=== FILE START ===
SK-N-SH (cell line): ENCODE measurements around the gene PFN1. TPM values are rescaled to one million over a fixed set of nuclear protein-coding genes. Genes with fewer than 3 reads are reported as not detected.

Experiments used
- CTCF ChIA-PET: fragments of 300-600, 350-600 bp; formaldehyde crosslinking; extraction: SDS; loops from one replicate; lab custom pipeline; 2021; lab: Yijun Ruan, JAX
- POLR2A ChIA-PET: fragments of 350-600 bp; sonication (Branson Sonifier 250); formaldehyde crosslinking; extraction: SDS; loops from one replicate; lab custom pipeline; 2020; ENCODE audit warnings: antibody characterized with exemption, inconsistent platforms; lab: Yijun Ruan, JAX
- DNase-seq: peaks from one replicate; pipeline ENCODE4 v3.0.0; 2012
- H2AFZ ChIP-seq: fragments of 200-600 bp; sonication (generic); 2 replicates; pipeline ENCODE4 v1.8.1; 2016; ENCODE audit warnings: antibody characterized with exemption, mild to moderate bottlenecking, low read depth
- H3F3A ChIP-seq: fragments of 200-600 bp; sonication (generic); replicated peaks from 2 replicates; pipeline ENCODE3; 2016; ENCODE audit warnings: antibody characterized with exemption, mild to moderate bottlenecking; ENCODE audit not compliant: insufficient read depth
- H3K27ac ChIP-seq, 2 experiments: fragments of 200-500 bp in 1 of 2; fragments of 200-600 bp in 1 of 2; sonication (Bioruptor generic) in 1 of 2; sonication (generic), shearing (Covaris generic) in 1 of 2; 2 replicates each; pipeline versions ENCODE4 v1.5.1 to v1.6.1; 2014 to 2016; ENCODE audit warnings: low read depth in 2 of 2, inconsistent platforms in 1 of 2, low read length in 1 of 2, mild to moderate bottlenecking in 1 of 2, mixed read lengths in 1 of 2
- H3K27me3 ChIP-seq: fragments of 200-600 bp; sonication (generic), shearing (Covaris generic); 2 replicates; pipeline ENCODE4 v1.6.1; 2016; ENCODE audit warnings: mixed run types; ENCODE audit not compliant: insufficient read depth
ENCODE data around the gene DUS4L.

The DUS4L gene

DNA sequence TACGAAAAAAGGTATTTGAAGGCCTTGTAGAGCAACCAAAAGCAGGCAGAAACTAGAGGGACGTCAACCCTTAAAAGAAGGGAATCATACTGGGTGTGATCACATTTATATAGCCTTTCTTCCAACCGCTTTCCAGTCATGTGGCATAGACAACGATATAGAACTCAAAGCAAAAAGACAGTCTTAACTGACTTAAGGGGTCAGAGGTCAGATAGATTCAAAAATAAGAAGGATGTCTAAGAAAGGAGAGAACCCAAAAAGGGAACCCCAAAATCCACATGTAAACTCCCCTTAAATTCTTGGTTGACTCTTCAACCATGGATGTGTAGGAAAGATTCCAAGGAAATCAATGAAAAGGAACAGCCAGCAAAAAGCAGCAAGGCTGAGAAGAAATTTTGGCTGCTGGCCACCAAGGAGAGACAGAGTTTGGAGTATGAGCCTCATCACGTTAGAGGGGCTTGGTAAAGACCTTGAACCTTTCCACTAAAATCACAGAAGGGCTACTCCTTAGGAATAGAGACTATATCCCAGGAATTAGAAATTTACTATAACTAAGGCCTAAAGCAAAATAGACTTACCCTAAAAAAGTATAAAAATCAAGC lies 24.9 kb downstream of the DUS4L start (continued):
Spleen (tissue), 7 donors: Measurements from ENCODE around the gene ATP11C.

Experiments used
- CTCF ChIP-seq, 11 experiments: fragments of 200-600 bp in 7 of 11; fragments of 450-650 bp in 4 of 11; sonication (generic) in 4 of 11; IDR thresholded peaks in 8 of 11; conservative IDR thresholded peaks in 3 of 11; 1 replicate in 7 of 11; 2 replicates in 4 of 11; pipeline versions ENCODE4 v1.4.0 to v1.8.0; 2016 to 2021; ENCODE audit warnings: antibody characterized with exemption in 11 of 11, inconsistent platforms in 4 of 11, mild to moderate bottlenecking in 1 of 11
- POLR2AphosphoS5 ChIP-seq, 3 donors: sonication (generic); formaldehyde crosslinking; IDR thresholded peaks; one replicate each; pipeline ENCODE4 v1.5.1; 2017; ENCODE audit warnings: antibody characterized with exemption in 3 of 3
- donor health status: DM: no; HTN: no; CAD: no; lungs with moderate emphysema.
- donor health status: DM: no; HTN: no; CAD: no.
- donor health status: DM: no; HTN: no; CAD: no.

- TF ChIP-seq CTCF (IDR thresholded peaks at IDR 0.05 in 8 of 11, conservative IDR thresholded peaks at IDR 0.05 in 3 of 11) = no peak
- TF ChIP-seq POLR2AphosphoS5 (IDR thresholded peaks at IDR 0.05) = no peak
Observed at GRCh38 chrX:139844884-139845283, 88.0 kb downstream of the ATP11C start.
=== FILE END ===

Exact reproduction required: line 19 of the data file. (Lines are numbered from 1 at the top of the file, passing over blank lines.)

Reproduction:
- donor health status: DM: no; HTN: no; CAD: no.